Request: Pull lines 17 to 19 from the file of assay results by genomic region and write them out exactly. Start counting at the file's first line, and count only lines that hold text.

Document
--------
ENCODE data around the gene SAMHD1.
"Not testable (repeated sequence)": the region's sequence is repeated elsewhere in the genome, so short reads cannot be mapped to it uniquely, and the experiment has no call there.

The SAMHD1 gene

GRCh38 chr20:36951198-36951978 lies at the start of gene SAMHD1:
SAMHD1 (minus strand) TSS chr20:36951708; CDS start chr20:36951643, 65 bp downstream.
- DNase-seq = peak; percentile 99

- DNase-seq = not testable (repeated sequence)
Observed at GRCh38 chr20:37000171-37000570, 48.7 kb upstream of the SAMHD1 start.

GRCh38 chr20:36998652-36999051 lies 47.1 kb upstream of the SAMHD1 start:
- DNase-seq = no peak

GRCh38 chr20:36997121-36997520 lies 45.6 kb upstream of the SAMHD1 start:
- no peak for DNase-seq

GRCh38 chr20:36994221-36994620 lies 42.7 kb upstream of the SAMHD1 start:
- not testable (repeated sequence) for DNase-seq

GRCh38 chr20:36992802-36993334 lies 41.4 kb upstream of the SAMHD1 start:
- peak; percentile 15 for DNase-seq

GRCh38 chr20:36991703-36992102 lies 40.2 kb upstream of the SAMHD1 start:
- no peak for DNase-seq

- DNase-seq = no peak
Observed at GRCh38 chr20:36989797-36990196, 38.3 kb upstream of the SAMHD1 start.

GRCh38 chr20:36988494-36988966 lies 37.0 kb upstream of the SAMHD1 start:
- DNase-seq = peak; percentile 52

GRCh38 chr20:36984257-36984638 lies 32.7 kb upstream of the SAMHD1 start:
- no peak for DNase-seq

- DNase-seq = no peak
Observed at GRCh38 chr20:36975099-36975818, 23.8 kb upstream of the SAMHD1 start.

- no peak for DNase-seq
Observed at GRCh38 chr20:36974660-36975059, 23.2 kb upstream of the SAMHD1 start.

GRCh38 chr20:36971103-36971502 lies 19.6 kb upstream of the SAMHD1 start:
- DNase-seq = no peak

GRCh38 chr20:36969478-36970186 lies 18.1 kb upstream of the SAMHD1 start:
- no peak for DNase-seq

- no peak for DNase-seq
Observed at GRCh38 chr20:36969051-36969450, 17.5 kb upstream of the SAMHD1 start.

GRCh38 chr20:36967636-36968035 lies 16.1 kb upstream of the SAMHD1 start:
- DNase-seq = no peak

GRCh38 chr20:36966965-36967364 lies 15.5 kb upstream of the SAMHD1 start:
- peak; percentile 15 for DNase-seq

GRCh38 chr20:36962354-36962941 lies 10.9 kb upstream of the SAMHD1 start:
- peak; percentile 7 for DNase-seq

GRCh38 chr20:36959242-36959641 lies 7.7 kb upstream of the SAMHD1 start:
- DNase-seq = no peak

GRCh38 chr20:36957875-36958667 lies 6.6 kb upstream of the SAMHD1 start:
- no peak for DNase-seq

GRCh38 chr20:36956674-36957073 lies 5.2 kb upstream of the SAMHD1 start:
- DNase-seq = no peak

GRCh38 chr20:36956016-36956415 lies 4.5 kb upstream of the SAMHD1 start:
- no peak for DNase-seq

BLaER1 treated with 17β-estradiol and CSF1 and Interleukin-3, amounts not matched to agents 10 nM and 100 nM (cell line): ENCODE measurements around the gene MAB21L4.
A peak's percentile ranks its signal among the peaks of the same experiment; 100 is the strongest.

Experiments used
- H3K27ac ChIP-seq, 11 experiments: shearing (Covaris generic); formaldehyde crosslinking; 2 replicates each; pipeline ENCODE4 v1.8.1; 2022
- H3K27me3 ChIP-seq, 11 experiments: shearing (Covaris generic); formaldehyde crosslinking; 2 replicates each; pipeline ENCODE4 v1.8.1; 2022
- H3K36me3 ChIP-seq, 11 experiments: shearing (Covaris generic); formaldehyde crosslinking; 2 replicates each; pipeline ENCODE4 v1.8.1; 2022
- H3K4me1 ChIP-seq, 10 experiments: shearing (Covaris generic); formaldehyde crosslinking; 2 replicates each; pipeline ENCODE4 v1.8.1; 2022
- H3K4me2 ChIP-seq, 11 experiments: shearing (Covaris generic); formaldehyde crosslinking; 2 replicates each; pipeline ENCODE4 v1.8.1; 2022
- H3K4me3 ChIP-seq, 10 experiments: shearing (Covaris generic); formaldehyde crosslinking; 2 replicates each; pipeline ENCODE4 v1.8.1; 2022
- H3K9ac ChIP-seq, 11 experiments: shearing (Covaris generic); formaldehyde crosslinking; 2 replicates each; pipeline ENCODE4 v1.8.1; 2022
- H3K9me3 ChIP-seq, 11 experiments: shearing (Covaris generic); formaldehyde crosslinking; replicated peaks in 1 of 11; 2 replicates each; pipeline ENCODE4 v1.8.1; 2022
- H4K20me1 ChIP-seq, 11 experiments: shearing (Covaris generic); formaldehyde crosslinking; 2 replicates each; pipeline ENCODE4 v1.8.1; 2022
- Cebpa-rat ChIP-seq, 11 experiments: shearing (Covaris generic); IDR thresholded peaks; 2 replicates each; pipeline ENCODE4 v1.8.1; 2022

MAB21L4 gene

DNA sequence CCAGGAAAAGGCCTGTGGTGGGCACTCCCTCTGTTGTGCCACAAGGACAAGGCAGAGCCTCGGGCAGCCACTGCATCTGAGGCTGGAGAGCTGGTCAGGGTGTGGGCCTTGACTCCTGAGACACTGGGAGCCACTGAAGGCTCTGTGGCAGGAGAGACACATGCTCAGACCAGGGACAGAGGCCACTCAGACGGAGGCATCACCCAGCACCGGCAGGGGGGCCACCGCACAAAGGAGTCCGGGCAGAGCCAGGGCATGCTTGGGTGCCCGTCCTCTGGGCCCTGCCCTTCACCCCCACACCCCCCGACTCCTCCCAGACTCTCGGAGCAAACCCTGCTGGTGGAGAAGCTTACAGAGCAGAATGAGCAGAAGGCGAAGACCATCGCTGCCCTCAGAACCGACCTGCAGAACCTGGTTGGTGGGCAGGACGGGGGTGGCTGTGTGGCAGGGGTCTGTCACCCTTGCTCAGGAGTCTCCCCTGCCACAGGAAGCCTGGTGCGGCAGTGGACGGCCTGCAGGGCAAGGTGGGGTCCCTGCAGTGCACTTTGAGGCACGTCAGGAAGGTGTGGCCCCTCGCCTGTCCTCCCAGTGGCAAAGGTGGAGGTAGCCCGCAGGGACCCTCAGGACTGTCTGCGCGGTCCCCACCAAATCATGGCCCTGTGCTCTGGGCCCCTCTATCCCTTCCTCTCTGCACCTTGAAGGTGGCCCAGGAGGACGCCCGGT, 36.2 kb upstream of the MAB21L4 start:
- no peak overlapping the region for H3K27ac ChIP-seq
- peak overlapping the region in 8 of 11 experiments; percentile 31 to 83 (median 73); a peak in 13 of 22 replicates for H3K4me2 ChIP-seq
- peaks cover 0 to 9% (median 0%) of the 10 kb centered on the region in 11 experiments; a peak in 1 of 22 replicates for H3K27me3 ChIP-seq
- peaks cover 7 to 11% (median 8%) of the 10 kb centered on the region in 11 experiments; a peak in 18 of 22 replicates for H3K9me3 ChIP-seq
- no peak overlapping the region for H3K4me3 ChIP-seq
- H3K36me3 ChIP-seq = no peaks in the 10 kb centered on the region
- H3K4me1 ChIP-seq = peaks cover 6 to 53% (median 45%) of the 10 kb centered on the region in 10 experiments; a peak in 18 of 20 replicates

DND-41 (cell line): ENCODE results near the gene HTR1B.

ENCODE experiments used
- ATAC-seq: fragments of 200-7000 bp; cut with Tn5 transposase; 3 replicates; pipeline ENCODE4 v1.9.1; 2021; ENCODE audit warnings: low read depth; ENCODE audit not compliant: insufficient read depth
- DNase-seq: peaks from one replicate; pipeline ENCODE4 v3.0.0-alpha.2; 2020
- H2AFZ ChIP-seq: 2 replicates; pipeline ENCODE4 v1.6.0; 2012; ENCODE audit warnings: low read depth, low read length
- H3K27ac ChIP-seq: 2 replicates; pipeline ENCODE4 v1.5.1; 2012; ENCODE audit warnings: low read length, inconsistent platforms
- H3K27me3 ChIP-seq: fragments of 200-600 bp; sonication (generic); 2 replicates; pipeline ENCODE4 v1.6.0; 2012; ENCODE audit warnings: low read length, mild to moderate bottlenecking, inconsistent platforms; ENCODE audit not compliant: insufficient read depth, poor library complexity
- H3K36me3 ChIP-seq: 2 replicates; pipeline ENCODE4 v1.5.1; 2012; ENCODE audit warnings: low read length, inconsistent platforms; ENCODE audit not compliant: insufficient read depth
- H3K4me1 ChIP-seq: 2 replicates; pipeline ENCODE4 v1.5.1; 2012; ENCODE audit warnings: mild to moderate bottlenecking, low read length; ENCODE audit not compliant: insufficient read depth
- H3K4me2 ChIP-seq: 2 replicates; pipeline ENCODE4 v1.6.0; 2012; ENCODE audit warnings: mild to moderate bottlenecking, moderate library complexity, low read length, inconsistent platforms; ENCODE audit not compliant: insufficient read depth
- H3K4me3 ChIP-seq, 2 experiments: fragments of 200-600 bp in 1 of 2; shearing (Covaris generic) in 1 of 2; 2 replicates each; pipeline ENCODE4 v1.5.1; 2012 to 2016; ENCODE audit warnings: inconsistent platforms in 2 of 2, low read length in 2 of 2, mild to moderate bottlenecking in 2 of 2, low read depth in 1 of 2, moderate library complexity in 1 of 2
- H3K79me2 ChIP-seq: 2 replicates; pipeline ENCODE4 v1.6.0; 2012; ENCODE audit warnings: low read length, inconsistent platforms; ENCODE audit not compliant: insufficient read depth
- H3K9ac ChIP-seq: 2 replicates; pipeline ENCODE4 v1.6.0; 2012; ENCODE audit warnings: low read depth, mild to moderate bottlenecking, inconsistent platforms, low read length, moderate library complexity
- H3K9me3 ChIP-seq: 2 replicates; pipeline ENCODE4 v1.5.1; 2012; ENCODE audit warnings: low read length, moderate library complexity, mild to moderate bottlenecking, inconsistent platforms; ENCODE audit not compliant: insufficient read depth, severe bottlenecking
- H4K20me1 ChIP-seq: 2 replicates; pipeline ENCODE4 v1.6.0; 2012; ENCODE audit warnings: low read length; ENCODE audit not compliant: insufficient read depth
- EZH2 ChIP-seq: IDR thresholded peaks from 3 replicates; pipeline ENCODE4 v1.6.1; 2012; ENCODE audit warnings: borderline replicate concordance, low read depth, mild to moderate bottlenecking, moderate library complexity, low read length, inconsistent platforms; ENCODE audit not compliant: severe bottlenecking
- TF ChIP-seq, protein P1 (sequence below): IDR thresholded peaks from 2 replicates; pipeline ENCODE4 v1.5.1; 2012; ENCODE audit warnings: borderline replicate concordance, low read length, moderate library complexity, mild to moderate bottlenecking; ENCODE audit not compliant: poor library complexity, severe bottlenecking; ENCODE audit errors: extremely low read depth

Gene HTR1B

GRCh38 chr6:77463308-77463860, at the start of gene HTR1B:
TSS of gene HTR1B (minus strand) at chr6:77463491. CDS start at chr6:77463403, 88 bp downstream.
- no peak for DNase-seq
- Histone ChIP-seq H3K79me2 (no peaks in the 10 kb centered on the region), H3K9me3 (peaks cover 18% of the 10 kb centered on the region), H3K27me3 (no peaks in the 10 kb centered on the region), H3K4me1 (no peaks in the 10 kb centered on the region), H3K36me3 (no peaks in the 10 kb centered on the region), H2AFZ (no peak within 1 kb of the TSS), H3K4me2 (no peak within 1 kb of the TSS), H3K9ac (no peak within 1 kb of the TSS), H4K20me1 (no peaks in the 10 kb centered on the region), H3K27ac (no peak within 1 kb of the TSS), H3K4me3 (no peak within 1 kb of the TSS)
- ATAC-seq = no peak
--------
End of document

GRCh38 chr20:36991703-36992102 lies 40.2 kb upstream of the SAMHD1 start:
- no peak for DNase-seq

- DNase-seq = no peak